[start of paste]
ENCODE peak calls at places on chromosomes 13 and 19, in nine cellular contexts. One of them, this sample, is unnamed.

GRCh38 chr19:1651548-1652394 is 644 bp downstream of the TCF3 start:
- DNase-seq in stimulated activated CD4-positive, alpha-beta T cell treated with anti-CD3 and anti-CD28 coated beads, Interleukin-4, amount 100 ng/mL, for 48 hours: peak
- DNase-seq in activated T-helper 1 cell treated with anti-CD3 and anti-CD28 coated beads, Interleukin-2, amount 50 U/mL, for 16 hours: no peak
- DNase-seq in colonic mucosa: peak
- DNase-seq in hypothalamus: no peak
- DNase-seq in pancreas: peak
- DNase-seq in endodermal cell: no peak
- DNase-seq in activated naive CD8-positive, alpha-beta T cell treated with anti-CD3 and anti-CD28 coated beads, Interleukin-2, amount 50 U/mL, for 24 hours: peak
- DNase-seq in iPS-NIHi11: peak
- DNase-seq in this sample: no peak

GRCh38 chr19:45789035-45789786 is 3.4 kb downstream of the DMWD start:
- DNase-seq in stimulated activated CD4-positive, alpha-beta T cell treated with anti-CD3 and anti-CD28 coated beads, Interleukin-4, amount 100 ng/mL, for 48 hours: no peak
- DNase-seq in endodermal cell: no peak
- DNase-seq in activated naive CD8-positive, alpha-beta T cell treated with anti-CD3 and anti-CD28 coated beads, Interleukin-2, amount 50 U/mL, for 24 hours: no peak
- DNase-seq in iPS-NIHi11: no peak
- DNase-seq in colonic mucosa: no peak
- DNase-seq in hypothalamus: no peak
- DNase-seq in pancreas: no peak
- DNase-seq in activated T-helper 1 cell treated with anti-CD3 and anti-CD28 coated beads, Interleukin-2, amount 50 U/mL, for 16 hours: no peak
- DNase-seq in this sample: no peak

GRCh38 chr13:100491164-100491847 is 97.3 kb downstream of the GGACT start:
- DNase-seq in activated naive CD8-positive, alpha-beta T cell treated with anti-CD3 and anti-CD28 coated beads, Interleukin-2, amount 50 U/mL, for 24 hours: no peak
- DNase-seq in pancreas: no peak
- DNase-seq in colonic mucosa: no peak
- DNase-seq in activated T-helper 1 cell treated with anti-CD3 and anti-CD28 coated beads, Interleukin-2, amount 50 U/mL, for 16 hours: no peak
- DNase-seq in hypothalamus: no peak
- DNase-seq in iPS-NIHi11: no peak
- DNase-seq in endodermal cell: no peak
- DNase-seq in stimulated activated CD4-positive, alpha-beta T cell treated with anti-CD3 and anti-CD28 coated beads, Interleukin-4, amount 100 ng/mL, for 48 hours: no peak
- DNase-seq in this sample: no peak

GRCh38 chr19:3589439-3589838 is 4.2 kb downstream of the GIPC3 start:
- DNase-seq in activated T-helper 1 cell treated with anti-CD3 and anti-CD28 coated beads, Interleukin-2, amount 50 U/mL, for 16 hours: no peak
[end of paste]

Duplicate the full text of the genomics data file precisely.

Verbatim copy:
ENCODE peak calls at places on chromosomes 13 and 19, in nine cellular contexts. One of them, this sample, is unnamed.

GRCh38 chr19:1651548-1652394 is 644 bp downstream of the TCF3 start:
- DNase-seq in stimulated activated CD4-positive, alpha-beta T cell treated with anti-CD3 and anti-CD28 coated beads, Interleukin-4, amount 100 ng/mL, for 48 hours: peak
- DNase-seq in activated T-helper 1 cell treated with anti-CD3 and anti-CD28 coated beads, Interleukin-2, amount 50 U/mL, for 16 hours: no peak
- DNase-seq in colonic mucosa: peak
- DNase-seq in hypothalamus: no peak
- DNase-seq in pancreas: peak
- DNase-seq in endodermal cell: no peak
- DNase-seq in activated naive CD8-positive, alpha-beta T cell treated with anti-CD3 and anti-CD28 coated beads, Interleukin-2, amount 50 U/mL, for 24 hours: peak
- DNase-seq in iPS-NIHi11: peak
- DNase-seq in this sample: no peak

GRCh38 chr19:45789035-45789786 is 3.4 kb downstream of the DMWD start:
- DNase-seq in stimulated activated CD4-positive, alpha-beta T cell treated with anti-CD3 and anti-CD28 coated beads, Interleukin-4, amount 100 ng/mL, for 48 hours: no peak
- DNase-seq in endodermal cell: no peak
- DNase-seq in activated naive CD8-positive, alpha-beta T cell treated with anti-CD3 and anti-CD28 coated beads, Interleukin-2, amount 50 U/mL, for 24 hours: no peak
- DNase-seq in iPS-NIHi11: no peak
- DNase-seq in colonic mucosa: no peak
- DNase-seq in hypothalamus: no peak
- DNase-seq in pancreas: no peak
- DNase-seq in activated T-helper 1 cell treated with anti-CD3 and anti-CD28 coated beads, Interleukin-2, amount 50 U/mL, for 16 hours: no peak
- DNase-seq in this sample: no peak

GRCh38 chr13:100491164-100491847 is 97.3 kb downstream of the GGACT start:
- DNase-seq in activated naive CD8-positive, alpha-beta T cell treated with anti-CD3 and anti-CD28 coated beads, Interleukin-2, amount 50 U/mL, for 24 hours: no peak
- DNase-seq in pancreas: no peak
- DNase-seq in colonic mucosa: no peak
- DNase-seq in activated T-helper 1 cell treated with anti-CD3 and anti-CD28 coated beads, Interleukin-2, amount 50 U/mL, for 16 hours: no peak
- DNase-seq in hypothalamus: no peak
- DNase-seq in iPS-NIHi11: no peak
- DNase-seq in endodermal cell: no peak
- DNase-seq in stimulated activated CD4-positive, alpha-beta T cell treated with anti-CD3 and anti-CD28 coated beads, Interleukin-4, amount 100 ng/mL, for 48 hours: no peak
- DNase-seq in this sample: no peak

GRCh38 chr19:3589439-3589838 is 4.2 kb downstream of the GIPC3 start:
- DNase-seq in activated T-helper 1 cell treated with anti-CD3 and anti-CD28 coated beads, Interleukin-2, amount 50 U/mL, for 16 hours: no peak